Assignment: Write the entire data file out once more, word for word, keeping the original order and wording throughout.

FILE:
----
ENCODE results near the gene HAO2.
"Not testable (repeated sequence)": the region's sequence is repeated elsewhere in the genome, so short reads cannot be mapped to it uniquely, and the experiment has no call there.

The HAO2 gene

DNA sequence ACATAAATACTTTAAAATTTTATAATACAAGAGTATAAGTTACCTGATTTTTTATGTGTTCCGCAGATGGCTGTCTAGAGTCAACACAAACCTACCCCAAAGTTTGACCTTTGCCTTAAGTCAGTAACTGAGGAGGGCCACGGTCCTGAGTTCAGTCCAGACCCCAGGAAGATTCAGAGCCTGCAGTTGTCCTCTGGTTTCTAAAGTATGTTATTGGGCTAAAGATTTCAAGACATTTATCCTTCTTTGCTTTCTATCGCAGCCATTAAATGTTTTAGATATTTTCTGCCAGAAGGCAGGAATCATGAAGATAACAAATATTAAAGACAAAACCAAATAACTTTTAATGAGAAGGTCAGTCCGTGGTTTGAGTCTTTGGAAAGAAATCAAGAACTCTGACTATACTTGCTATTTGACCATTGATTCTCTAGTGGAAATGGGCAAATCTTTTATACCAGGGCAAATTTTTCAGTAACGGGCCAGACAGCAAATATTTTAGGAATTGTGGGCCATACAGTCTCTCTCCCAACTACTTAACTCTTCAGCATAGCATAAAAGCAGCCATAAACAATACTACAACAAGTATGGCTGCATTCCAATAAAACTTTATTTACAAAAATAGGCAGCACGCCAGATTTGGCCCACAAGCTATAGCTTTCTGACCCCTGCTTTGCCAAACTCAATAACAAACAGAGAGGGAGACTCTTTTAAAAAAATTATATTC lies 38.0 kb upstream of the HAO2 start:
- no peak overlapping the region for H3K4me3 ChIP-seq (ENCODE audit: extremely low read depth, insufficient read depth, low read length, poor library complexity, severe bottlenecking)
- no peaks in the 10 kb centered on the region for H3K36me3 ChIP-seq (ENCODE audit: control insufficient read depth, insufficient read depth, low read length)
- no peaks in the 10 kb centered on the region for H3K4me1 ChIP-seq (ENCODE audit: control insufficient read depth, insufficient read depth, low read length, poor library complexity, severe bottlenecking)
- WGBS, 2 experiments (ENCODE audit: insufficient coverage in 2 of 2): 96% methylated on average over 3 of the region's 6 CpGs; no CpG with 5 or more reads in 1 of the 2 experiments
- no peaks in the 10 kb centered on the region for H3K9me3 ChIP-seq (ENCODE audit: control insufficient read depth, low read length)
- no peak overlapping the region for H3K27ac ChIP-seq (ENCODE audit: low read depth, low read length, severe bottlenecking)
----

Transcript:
ENCODE results near the gene HAO2.
"Not testable (repeated sequence)": the region's sequence is repeated elsewhere in the genome, so short reads cannot be mapped to it uniquely, and the experiment has no call there.

The HAO2 gene

DNA sequence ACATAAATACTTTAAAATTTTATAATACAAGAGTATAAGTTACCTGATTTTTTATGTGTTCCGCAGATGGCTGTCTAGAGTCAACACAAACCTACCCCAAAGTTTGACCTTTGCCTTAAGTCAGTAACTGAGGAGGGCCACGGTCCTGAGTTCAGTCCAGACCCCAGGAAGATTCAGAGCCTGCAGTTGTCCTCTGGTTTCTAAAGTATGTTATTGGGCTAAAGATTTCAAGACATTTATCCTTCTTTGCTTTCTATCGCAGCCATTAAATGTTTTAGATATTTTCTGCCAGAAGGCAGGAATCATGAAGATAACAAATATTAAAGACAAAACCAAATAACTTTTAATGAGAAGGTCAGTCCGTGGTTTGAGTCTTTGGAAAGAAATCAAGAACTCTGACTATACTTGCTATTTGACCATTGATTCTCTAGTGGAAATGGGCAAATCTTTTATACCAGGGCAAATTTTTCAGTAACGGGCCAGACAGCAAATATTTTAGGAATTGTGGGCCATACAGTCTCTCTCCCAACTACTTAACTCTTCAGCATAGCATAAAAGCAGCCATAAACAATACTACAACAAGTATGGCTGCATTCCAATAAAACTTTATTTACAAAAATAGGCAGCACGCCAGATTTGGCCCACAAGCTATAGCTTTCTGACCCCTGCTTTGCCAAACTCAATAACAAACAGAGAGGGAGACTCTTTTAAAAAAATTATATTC lies 38.0 kb upstream of the HAO2 start:
- no peak overlapping the region for H3K4me3 ChIP-seq (ENCODE audit: extremely low read depth, insufficient read depth, low read length, poor library complexity, severe bottlenecking)
- no peaks in the 10 kb centered on the region for H3K36me3 ChIP-seq (ENCODE audit: control insufficient read depth, insufficient read depth, low read length)
- no peaks in the 10 kb centered on the region for H3K4me1 ChIP-seq (ENCODE audit: control insufficient read depth, insufficient read depth, low read length, poor library complexity, severe bottlenecking)
- WGBS, 2 experiments (ENCODE audit: insufficient coverage in 2 of 2): 96% methylated on average over 3 of the region's 6 CpGs; no CpG with 5 or more reads in 1 of the 2 experiments
- no peaks in the 10 kb centered on the region for H3K9me3 ChIP-seq (ENCODE audit: control insufficient read depth, low read length)
- no peak overlapping the region for H3K27ac ChIP-seq (ENCODE audit: low read depth, low read length, severe bottlenecking)